Although Brazil may win the World Cup, and images of Brazilians celebrating may further boost the country's tourism industry, "the tragedy is that Brazil has lost a magnificent opportunity to show itself to the world as a country that already can do much more than samba," he concludes.

Egypt

The erosion of Egypt's press freedom and accountability - Following the sentencing of three Al-Jazeera journalists on terrorism-related charges in Egypt, the country continues to drift further away from democracy, writes international criminal law specialist Toby Cadman for Al Jazeera.

On 23 June, Egypt's judiciary sentenced Peter Greste, Mohamed Fahmy and Baher Mohamed of Al Jazeera English to seven to 10 years in prison for spreading false news and supporting the Muslim Brotherhood.

"The trial and subsequent decision to convict shows just how far along the road to an authoritarian state Egypt has reverted," Cadman writes.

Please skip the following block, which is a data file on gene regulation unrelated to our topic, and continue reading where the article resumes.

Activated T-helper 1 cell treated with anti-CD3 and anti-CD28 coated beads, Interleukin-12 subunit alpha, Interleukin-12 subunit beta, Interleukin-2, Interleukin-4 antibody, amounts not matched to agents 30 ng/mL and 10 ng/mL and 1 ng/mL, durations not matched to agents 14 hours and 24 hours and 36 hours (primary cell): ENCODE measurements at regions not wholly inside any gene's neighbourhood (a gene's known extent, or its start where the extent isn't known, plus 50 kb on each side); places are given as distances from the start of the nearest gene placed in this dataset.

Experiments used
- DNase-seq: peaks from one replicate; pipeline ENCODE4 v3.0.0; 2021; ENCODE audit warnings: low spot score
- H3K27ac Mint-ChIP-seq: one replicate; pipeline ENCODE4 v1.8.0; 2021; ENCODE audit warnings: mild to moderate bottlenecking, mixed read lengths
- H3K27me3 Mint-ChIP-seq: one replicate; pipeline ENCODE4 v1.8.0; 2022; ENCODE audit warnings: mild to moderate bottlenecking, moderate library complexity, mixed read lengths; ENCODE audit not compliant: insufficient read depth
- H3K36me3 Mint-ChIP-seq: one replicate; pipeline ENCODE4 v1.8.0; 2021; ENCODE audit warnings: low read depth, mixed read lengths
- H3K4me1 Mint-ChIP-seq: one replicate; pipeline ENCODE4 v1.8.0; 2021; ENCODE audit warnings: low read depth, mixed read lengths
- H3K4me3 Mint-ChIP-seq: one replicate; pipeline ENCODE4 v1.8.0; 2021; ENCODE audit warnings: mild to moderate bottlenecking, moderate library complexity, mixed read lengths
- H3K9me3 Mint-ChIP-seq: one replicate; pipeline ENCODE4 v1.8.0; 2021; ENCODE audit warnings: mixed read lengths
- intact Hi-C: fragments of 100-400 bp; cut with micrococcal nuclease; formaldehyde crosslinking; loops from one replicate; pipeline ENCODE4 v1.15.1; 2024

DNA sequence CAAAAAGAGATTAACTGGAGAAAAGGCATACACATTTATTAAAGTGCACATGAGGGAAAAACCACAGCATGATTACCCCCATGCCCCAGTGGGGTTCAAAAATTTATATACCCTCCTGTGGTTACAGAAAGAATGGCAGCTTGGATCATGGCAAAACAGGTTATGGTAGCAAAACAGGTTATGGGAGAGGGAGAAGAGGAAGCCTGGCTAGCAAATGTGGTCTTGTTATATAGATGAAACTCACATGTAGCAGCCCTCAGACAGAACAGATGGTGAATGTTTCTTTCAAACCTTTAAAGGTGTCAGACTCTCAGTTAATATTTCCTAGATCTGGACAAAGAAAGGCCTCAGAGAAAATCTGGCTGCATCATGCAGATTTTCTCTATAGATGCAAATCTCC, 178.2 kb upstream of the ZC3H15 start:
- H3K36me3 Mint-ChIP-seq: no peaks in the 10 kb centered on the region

This decision should be a wake-up call to the international community, he says. "One must ask the question as to how the West can support a regime that detains and imprisons journalists for merely reporting on the current situation."

BBC Monitoring's quotes of the day

Middle East commentators continue to view the success of Islamic State of Iraq and Syria (Isis, also called Da'ish) militants with concern.

The region cannot handle the establishment of a "Da'ishstan" caliphate along the Syrian-Iraqi border. The world can also not accept the establishment of another Afghanistan in the heart of the Arab world and in an oil-rich area... Da'ish needs to be defeated." - Ghassan Sharbal in pan-Arab Al-Hayat.

"Clearly, Iraqi PM Nouri al-Maliki is trying to replace the Iraqi army with Shia forces under the leadership of Gen Qasem Soleimani, head of the elite Quds Force of the Iranian Revolutionary Guards, whose troops are currently guarding holy Shia shrines in Najaf and Karbala." - Makram Ahmad in Egypt's Al-Ahram.

"The existence of Baathist forces among Isis clearly shows the nature of this brutal terrorist group. The US and Saudi Arabia should answer for their role in returning Baathist elements to the Iraqi security and intelligence structures." - Ali Reza Sadeqi in Resalat.‎

Have you found an interesting opinion piece about global issues that we missed? Share it with us via email at echochambers (at) bbc.co.uk.